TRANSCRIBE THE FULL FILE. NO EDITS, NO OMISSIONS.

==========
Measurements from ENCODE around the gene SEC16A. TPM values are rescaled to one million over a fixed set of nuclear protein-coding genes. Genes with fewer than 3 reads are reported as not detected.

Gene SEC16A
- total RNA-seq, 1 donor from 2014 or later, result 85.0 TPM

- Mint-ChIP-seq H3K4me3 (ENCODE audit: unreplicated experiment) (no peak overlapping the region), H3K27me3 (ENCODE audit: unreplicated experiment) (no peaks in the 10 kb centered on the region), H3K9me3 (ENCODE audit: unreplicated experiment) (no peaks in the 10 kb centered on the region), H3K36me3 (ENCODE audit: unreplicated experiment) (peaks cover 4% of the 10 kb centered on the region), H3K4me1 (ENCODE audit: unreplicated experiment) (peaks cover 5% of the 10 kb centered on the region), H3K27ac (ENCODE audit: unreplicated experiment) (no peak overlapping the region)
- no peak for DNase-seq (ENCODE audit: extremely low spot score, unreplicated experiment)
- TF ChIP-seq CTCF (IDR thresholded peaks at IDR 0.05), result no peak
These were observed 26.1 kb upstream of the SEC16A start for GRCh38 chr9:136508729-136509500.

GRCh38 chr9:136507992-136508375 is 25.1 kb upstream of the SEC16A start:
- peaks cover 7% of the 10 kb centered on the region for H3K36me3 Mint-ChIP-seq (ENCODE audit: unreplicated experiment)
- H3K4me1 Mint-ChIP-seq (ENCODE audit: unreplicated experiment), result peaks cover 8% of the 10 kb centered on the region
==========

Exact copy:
Measurements from ENCODE around the gene SEC16A. TPM values are rescaled to one million over a fixed set of nuclear protein-coding genes. Genes with fewer than 3 reads are reported as not detected.

Gene SEC16A
- total RNA-seq, 1 donor from 2014 or later, result 85.0 TPM

- Mint-ChIP-seq H3K4me3 (ENCODE audit: unreplicated experiment) (no peak overlapping the region), H3K27me3 (ENCODE audit: unreplicated experiment) (no peaks in the 10 kb centered on the region), H3K9me3 (ENCODE audit: unreplicated experiment) (no peaks in the 10 kb centered on the region), H3K36me3 (ENCODE audit: unreplicated experiment) (peaks cover 4% of the 10 kb centered on the region), H3K4me1 (ENCODE audit: unreplicated experiment) (peaks cover 5% of the 10 kb centered on the region), H3K27ac (ENCODE audit: unreplicated experiment) (no peak overlapping the region)
- no peak for DNase-seq (ENCODE audit: extremely low spot score, unreplicated experiment)
- TF ChIP-seq CTCF (IDR thresholded peaks at IDR 0.05), result no peak
These were observed 26.1 kb upstream of the SEC16A start for GRCh38 chr9:136508729-136509500.

GRCh38 chr9:136507992-136508375 is 25.1 kb upstream of the SEC16A start:
- peaks cover 7% of the 10 kb centered on the region for H3K36me3 Mint-ChIP-seq (ENCODE audit: unreplicated experiment)
- H3K4me1 Mint-ChIP-seq (ENCODE audit: unreplicated experiment), result peaks cover 8% of the 10 kb centered on the region